Being burdened with a legal mind, I can readily see the what-ifs inherent in this situation, for example: What if the Town Council approves the proposed zoning plan, allowing a drive-through business on a very small lot, as well as Mr. Giannakopoulos’s site plan, and his ice-cream shop must close because of an unanticipated change in circumstances? His lot could be sold to a drive-through business applicant who wants to open a fast-food burger joint there, the type of establishment that Planning Board Chairman Sam Williams said Southern Shores property owners and residents have indicated they do not want. Other subsequent businesses might not seem as desirable as Mr. Giannakopoulos’s family-friendly restaurant.

I also wonder about other locations at the Marketplace that front on Hwy. 158. Currently, there is parking to the west of the main entrance into the shopping center, but that conceivably could change in the future. Brainstorming the possible adverse effects of the zoning amendment is a worthwhile exercise for the Town Council. The ZTA should be evaluated separately from Mr. Giannakopoulos’s business intentions.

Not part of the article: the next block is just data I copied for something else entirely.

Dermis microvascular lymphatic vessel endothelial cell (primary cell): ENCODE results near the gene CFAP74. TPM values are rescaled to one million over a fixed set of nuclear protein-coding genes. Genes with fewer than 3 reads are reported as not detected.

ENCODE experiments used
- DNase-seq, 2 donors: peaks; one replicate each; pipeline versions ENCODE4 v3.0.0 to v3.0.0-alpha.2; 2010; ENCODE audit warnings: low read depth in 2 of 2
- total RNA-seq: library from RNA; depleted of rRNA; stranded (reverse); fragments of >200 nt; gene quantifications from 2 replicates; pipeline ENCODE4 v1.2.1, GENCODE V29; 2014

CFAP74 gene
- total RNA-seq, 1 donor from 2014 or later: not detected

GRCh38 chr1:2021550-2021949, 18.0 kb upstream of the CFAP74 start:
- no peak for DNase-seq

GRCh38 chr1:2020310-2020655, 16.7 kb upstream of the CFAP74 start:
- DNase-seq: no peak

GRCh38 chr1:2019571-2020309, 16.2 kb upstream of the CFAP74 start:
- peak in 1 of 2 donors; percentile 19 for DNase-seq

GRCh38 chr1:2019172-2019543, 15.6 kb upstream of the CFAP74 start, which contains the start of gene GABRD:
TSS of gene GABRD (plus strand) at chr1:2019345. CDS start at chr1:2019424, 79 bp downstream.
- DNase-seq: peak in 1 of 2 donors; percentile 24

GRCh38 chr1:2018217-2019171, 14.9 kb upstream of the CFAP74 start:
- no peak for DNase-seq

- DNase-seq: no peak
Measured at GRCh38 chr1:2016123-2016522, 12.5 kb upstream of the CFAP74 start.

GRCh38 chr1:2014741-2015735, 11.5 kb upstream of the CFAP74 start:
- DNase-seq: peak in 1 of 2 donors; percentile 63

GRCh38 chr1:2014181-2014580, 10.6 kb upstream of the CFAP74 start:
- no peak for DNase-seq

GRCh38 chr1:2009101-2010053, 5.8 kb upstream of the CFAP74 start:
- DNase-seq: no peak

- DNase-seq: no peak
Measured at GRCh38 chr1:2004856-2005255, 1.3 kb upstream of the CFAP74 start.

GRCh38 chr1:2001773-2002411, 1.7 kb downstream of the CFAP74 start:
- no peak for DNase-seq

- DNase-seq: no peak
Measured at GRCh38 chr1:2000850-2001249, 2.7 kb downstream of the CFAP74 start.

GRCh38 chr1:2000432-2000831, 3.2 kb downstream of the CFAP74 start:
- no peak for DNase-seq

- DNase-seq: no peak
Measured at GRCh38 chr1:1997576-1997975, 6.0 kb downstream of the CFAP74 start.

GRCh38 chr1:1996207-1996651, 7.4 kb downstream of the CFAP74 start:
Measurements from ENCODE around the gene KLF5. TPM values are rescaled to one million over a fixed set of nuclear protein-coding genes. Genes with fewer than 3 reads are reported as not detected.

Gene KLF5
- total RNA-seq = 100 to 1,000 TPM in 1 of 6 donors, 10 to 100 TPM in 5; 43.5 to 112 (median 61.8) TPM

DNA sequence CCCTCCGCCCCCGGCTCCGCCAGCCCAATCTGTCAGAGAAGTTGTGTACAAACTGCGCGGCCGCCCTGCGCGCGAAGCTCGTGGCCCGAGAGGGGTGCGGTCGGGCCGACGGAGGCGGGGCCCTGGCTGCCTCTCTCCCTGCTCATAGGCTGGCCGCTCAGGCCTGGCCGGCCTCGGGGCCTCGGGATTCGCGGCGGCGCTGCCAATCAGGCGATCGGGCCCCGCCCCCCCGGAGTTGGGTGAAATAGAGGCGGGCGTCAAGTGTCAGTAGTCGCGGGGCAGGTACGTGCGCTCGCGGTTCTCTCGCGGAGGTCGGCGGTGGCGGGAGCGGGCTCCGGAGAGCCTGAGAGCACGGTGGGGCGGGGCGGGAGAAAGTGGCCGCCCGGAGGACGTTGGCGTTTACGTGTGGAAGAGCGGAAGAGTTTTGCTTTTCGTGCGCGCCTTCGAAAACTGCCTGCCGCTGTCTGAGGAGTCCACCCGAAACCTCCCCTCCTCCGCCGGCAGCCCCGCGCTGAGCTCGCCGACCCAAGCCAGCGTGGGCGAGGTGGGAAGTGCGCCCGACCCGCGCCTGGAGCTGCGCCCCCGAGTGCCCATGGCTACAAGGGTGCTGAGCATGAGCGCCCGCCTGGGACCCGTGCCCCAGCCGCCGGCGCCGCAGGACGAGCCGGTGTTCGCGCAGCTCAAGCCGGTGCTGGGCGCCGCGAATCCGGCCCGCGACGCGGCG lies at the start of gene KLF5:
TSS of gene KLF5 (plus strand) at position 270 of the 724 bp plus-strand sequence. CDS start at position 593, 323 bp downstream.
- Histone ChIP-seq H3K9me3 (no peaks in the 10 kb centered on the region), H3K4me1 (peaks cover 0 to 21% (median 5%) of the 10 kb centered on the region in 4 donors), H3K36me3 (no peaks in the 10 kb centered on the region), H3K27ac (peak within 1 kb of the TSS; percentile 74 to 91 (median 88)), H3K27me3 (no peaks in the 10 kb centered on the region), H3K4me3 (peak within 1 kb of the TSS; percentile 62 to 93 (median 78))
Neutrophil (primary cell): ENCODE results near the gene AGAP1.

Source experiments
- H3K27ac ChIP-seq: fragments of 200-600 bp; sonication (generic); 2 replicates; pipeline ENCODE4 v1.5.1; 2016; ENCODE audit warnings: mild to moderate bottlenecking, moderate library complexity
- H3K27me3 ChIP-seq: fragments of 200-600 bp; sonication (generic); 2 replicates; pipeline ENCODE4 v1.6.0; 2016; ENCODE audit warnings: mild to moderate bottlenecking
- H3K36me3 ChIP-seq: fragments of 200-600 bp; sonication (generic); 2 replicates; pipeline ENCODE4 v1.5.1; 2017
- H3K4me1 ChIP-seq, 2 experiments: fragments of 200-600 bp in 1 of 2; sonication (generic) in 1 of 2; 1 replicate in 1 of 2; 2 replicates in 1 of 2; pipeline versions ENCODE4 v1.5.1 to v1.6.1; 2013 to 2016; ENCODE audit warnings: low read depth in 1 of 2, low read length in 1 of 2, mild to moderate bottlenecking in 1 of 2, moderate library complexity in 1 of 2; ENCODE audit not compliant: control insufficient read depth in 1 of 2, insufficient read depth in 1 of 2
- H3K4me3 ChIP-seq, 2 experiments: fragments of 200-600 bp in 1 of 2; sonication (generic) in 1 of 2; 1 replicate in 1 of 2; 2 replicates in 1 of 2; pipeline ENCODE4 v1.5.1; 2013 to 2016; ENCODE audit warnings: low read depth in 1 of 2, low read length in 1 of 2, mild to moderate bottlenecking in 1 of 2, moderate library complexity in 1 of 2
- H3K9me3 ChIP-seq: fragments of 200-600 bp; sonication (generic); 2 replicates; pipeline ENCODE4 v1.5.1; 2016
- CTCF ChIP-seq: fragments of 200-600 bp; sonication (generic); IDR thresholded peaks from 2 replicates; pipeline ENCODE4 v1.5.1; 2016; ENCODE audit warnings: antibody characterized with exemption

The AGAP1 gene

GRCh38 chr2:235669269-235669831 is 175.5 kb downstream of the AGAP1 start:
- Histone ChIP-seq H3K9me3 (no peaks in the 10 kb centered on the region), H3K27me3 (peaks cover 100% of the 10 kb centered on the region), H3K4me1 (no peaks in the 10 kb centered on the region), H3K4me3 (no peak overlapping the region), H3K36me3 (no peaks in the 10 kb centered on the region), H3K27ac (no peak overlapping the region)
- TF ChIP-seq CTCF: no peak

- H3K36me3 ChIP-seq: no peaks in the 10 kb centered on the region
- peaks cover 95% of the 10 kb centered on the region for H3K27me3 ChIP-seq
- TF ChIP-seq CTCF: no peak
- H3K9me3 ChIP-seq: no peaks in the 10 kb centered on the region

In dissenting, Mr. Newberry said he was concerned about the “process” that resulted in the Planning Board’s new zoning proposal and with possible traffic congestion at 5415 N. Croatan Hwy. The prevention of congestion, particularly backups on Juniper Trail, was the reason the 2.5-acre restriction for drive-through businesses in Southern Shores’ commercial district was enacted, according to Planning Board member John Finelli, who represents Martin’s Point, at the Board’s April 16 hearing on ZTA 18-05.

Ann G. Sjoerdsma, May 3, 2018

5/2/18: COMMUNITY JOURNALISM IS THE BEACON’S GOAL: The Outer Banks Sentinel Miscasts New Blog as Us-Versus-Them


The Outer Banks Sentinel has an article in today’s issue about the launch of The Southern Shores Beacon. Sadly, the reporter decided to parlay his preconceptions about what The Beacon’s intent is into an us-versus-them piece, the “them” being represented by Mayor Tom Bennett, Mayor Pro Tem Chris Nason, and Town Manager Peter Rascoe.